Class Acts: The $212,000,000 School
Those who run private schools know the competition is only going to get worse. Indeed, the past decade and a half has been something of a golden age for private schools, which have benefited from an explosion in the ranks of the upper middle class and the large number of baby-boomer offspring. (The “echo boom,” as it’s known, produced the largest crop of graduating high-school seniors in American history in 2008.) But the pool of grade-school-age kids is shrinking, and in such a world, you don’t want to be the private school that seems to have walked straight out of 1954.
Still, even with all the negatives taken into account, you can’t help looking at the way the world — and education — is changing and coming to the conclusion that this is not only smart, but necessary.
“The days of a teacher standing in front of a classroom and imparting wisdom to students are over,” the Haverford School’s Joe Cox says as we wind our way through the new lower-school building. The focus these days, he tells me, is on collaboration, hands-on learning and interdisciplinary stuff — all of which means classrooms need to be more flexible. (I keep my Better Map Theory of Education to myself.)
The classroom setup is just the beginning. One reason the Haverford School is emphasizing science is because that’s what colleges, businesses and society at large are saying is important as we move into the future. New labs will not only let average kids do more hands-on science; they’ll also allow exceptional students to run complex experiments over long periods of time.
Similarly, Cox and company have made a huge commitment to art studios in the new school — not so much to produce future Picassos as to fire up student creativity in every field. “You’re looking at right-brain future creativity,” he says. “The book we read last year as a faculty was Daniel Pink’s A Whole New Mind — a celebration of the right brain. Our art facilities are going to be top-notch. Those creative powers the kids need, the innovative powers, are going to be fueled there, and on the sciences floors.”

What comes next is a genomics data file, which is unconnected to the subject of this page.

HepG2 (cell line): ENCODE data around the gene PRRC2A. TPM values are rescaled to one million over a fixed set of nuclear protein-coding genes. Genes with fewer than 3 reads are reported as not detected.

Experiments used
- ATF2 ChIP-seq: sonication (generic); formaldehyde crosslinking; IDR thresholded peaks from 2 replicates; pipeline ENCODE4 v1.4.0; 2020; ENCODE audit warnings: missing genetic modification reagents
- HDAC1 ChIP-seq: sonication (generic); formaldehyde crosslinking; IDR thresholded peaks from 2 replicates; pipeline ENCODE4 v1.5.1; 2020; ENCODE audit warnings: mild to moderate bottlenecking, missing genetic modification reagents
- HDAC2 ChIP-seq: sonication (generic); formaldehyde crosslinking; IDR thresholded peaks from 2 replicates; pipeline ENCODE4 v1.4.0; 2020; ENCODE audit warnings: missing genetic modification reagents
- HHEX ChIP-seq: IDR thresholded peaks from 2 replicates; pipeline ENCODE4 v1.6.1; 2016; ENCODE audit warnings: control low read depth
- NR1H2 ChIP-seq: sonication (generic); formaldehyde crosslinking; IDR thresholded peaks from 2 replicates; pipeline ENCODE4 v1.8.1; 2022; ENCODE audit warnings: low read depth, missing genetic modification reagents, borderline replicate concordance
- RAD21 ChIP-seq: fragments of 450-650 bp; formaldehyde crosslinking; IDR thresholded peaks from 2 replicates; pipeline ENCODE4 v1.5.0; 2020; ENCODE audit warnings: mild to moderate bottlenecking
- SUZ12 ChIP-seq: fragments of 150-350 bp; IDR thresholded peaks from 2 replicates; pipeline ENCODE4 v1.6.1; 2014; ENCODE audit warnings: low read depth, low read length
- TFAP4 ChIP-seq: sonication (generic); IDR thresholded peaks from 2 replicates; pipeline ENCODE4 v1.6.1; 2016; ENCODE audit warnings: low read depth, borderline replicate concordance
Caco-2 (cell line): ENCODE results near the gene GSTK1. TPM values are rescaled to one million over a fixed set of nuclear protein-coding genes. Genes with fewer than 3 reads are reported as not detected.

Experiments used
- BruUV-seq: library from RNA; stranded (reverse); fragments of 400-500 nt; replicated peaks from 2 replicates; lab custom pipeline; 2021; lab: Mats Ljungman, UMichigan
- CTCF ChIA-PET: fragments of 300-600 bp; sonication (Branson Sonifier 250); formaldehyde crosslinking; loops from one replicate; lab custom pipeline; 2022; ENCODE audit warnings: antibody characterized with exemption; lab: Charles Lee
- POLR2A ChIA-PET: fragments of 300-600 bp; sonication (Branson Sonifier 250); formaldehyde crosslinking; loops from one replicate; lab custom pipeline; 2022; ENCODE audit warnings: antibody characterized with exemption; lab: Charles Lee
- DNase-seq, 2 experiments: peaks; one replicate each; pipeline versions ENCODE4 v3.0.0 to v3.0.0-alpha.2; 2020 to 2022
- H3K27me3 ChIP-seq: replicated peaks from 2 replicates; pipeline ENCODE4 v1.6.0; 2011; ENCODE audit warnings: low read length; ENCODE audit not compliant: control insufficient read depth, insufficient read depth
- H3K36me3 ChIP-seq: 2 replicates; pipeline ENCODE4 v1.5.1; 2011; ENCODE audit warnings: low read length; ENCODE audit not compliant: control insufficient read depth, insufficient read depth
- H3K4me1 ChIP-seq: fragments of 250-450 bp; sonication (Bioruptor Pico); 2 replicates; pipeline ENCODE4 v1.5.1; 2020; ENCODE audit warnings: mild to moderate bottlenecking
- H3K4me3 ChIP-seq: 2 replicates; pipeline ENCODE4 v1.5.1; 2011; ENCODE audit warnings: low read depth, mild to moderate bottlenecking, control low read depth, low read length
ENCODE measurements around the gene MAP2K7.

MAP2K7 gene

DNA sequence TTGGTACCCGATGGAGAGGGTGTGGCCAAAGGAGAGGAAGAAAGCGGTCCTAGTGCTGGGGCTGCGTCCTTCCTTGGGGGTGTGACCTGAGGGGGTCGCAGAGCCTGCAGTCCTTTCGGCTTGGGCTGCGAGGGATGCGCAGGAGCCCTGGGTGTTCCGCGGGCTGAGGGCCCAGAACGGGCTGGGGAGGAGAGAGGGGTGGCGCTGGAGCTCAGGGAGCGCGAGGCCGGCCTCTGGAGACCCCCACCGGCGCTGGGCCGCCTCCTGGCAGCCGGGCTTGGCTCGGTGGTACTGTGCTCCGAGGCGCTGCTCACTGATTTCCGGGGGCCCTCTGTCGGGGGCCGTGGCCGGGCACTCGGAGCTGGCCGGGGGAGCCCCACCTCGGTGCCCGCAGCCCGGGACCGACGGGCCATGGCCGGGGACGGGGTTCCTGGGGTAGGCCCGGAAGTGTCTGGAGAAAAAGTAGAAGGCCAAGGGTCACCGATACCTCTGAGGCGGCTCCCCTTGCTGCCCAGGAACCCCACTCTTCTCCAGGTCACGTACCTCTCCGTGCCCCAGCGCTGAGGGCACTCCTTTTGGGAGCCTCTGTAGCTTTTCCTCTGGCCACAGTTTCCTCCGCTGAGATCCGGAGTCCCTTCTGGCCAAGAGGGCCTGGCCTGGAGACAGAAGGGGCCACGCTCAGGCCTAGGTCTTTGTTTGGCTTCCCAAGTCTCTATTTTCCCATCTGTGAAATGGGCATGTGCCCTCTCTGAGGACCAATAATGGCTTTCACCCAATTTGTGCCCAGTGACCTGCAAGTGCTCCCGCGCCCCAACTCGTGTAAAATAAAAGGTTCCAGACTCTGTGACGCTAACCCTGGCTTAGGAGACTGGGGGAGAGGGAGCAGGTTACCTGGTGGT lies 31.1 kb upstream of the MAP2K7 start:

The final piece of the new educational puzzle is an embrace of all things global. In the past couple of years, schools like Haverford and Episcopal have offered Mandarin to kids as young as middle school, and Cox envisions a day when technology will bring the world to Lancaster Avenue even more than it already has. He notes, for example, that the school has begun to invest in sophisticated teleconferencing that may one day seem as crucial to a good education as Elmer’s Glue and poster paints were to generations of kindergartners. “I think in terms of, if you’re going to hire a Chinese teacher, you can hire a Chinese teacher in China,” he says. “Technology can help us down the road. The idea of distance learning, the idea of a real worldwide classroom, the idea of a Chinese class here sitting in front of a screen, talking to a literature class in Shanghai, and talking about Macbeth … that’s the kind of teaching for the future and global education that we want.”